Frequently Asked Questions
Frequently Asked Questions about students conduct and University discipline procedures are provided below for students. If you have other questions about student conduct or University policy, please contact the Director of Student Conduct at 973-655-4118.
- If I am facing criminal charges for an incident, do I also have to go through the University's conduct process?
- How does my discipline history influence my status as a student, or future cases in which I might be involved?
- If I receive a notice and decide not to attend the meeting, can a decision still be made against me?
- Can I ask for a delay in the process so I can have my legal action taken care of first? If my first request does not get approved, can I ask for another?
If I am facing criminal charges for an incident, do I also have to go through the University's conduct and discipline process?
Yes. The purpose of the University's campus conduct process is to determine if a violation of the University Code of Conduct has occurred and to determine what consequences are appropriate. Students have a relationship with the University that is different from their responsibilities as citizens of the larger Montclair and New Jersey communities. Therefore, if a student's behavior violates local or state laws, he or she will also face adjudication in the appropriate court system. The court system will determine whether laws have been breeched. Because the campus conduct system is distinct from the courts, students should keep in mind that the University may pursue or enforce disciplinary action even if criminal charges are reduced or dismissed. This is because University hearings are internal processes meant to serve an educational rather than a punitive purpose and because they deal with the University's Code of Conduct.
What is the difference between a Complainant, a Witness, and the Respondent?
The complainant is the person(s) who bring forth charges. For example, this could be a faculty member; a University department; or the victim in cases concerning Title IX or the University itself. The University reserves the right to act as the complainant in any case, particularily those that deal with any type of alleged harassment. A witness is someone who can give first-hand knowledge of the situation that has been reported. This is not to be confused with character witnesses, who were not present during the alleged incident. The respondent is the person who has been accused of alleged violation(s) of the Student Code. This can be a single individual or it can be multiple individuals within one case.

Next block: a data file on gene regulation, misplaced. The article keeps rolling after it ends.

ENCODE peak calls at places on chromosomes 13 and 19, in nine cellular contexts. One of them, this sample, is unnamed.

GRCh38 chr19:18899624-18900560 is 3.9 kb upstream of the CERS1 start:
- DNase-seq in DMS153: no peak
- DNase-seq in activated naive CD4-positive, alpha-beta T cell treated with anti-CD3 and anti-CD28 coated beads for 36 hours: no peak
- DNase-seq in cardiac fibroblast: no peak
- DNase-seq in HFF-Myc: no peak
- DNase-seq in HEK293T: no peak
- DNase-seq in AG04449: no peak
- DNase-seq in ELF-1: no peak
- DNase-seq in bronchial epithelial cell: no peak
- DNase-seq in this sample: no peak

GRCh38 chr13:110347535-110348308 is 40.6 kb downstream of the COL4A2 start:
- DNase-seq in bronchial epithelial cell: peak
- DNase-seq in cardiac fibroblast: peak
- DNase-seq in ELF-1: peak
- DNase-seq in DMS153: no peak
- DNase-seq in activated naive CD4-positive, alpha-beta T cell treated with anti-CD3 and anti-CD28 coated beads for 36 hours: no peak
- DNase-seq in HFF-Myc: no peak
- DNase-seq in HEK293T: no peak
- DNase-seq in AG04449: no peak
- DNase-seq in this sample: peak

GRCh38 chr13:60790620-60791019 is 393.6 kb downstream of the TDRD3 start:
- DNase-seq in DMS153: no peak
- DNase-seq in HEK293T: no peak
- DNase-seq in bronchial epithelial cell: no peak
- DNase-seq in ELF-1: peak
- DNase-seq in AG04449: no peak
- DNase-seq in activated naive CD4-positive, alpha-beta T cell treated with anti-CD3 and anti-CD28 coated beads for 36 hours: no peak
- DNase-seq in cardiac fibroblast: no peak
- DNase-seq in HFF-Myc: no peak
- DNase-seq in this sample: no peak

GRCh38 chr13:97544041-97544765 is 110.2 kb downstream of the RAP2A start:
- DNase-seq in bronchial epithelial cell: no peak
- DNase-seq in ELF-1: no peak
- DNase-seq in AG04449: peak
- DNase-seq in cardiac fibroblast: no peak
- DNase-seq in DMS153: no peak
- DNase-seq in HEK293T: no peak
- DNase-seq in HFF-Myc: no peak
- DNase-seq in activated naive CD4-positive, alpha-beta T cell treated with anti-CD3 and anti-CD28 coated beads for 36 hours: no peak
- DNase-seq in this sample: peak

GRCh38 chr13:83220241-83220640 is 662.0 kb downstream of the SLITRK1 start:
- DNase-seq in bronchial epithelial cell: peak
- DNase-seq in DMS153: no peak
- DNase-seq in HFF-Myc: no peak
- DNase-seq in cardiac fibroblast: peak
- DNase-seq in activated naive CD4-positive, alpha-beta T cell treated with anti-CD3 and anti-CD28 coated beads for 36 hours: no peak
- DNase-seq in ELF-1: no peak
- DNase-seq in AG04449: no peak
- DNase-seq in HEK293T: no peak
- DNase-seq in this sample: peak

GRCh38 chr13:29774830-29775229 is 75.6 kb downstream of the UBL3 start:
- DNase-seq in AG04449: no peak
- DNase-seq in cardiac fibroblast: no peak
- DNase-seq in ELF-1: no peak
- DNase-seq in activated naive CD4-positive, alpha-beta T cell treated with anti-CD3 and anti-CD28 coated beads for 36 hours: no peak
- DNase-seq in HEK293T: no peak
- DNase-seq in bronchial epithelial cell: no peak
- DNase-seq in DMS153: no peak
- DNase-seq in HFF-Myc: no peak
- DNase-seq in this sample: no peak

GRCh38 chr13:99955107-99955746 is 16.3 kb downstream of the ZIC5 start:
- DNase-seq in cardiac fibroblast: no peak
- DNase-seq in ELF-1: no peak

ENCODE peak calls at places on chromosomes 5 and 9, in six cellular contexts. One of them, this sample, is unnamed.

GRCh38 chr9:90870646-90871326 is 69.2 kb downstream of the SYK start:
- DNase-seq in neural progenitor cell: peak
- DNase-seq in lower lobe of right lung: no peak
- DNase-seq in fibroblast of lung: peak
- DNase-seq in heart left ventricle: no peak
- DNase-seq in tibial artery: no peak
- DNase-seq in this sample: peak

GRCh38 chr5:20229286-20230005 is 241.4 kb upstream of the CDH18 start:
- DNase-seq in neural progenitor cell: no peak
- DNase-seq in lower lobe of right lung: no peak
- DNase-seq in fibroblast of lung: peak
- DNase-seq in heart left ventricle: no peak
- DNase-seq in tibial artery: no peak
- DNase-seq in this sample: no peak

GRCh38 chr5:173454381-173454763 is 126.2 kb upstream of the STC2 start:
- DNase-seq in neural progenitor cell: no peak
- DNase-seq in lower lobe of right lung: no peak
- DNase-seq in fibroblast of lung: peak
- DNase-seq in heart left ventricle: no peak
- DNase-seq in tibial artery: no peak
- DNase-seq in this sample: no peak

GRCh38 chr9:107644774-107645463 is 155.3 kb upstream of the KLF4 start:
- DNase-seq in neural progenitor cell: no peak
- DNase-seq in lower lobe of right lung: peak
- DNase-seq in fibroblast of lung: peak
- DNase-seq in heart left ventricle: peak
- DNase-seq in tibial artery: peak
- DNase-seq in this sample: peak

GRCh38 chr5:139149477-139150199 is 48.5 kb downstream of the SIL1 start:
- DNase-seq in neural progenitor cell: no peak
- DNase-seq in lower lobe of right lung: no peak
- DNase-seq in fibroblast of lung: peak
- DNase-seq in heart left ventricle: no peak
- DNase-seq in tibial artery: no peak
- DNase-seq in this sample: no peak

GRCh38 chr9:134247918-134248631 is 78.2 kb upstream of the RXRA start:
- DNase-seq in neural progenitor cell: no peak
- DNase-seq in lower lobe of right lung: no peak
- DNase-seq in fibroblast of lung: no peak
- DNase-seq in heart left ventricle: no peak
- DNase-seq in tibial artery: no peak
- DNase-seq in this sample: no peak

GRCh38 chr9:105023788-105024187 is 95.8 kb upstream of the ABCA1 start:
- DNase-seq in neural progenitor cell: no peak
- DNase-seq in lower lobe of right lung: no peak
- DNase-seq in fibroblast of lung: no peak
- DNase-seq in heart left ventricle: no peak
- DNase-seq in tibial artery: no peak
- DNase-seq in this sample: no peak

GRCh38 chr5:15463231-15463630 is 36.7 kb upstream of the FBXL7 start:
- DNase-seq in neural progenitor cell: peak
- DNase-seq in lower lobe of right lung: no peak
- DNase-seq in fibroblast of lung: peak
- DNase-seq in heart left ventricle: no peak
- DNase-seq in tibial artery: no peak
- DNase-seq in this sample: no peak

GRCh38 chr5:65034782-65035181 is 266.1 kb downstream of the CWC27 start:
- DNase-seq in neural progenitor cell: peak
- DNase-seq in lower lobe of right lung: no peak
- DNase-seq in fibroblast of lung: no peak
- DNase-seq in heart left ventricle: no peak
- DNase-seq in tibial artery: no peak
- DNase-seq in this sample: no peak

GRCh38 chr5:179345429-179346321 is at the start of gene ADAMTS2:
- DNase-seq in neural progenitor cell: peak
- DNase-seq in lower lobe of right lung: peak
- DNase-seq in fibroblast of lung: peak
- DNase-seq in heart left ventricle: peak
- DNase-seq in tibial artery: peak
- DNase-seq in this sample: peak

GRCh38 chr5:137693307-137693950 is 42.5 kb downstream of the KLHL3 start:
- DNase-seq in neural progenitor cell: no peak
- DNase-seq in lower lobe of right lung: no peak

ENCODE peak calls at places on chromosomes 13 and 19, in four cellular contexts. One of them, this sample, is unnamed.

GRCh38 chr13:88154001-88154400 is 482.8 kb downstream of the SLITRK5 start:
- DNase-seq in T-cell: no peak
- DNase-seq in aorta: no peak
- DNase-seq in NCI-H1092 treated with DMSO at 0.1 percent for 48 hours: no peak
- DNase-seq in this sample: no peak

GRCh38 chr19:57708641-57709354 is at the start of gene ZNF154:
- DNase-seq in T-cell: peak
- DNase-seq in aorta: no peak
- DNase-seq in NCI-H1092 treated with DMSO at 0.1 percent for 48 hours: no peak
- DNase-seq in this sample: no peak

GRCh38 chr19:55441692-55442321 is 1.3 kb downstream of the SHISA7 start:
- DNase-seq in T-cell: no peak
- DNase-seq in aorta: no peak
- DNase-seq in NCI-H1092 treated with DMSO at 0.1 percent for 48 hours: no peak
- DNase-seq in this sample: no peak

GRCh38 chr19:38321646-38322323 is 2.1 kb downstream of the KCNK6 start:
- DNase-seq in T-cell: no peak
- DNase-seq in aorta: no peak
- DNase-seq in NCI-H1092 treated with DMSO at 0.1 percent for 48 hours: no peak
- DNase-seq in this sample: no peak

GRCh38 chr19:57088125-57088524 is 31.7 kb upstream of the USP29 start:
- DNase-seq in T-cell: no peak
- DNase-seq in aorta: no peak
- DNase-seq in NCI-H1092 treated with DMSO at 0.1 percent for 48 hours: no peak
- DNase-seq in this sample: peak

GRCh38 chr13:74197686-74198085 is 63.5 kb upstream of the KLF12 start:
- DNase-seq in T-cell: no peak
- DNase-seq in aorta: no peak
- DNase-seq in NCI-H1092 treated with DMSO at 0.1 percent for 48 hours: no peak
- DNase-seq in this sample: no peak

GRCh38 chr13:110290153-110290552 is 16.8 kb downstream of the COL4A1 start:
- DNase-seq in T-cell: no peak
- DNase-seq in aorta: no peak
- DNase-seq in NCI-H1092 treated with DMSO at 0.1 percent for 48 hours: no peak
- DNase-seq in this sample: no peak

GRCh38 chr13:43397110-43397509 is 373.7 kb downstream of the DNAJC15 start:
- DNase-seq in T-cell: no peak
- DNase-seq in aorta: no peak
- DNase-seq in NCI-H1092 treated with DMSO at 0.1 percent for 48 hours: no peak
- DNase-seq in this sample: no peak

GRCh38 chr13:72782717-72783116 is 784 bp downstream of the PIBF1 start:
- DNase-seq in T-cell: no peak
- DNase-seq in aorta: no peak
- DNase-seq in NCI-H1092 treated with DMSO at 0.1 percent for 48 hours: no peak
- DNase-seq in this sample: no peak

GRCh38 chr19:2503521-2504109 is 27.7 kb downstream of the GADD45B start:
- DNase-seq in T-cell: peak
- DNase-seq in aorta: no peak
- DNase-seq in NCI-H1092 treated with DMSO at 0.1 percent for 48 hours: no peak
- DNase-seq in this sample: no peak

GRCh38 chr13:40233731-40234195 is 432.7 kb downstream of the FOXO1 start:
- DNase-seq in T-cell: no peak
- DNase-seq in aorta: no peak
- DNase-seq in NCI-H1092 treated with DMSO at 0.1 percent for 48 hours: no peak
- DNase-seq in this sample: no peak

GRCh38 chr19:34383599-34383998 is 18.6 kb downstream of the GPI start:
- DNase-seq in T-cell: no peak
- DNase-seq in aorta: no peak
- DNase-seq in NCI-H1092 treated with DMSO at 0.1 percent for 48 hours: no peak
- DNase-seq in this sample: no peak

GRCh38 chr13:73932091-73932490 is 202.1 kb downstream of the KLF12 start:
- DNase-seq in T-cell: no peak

Can I bring a lawyer to my hearing?
The University's procedures allow students to bring a University Adviser to any type of hearing, but an attorney may only come to a University Panel Hearing. However, students are expected to speak for themselves at hearings. Attorneys are permitted to communicate at Panel Hearings only with the individuals they represent and may not speak on behalf of a student or address the hearing body.
What documents are used during my hearing?
Documents that can be used at a student's hearing (Panel or Administrative) would detail the alleged incident. These documents include, but are not limited to the following: Police Reports; Incident Reports; Title IX reports; Witness Statements; reports on building entry/meal plan use/etc...; and Academic Dishonesty reports. Only documents for the student's official conduct file are kept after the process. All other documents or copies of documents already in the student's file will be destroyed. During Panel Hearings, all notes taken by participants will be destroyed at the conclusion of the hearing.